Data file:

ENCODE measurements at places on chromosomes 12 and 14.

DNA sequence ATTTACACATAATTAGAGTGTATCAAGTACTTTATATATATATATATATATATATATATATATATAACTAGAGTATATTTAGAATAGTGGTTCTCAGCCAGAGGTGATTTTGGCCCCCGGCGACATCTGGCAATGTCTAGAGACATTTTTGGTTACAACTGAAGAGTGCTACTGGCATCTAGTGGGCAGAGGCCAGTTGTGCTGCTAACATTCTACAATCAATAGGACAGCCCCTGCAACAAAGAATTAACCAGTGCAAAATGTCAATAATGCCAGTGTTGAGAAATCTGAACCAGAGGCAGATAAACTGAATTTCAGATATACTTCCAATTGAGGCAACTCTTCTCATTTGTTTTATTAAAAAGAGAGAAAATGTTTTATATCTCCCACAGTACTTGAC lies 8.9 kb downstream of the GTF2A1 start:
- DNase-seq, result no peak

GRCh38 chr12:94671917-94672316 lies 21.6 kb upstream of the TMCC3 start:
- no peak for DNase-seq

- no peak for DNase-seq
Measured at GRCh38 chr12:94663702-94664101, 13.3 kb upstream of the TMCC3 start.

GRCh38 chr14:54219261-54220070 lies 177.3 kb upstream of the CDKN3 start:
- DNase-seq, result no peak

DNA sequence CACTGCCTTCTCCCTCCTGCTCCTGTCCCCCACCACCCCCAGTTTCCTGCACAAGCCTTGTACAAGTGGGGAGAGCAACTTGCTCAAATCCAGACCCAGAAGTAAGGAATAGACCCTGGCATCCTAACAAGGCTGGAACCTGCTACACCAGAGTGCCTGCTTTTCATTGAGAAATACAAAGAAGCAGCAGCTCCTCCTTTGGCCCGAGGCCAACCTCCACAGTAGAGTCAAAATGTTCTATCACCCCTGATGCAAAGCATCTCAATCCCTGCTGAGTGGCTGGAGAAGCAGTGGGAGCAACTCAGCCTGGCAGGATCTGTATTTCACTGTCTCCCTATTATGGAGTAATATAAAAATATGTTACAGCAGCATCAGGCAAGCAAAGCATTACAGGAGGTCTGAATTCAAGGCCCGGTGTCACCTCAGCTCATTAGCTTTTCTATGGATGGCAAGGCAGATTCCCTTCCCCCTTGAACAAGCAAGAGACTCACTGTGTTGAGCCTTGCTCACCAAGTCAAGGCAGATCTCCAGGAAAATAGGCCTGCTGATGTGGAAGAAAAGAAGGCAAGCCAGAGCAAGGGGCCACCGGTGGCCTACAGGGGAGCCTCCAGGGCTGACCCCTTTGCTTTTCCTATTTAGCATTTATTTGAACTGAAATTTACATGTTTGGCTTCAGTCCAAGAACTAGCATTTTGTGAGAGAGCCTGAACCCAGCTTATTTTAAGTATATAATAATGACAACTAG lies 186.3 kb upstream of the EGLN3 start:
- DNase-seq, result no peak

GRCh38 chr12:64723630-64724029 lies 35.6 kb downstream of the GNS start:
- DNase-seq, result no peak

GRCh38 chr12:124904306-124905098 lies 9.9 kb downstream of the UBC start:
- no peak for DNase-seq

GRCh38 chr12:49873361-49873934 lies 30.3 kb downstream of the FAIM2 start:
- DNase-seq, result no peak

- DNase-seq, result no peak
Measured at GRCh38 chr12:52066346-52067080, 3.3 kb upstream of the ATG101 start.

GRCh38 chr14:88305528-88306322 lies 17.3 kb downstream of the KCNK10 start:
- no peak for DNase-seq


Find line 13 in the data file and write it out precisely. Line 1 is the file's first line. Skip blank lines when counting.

- DNase-seq, result no peak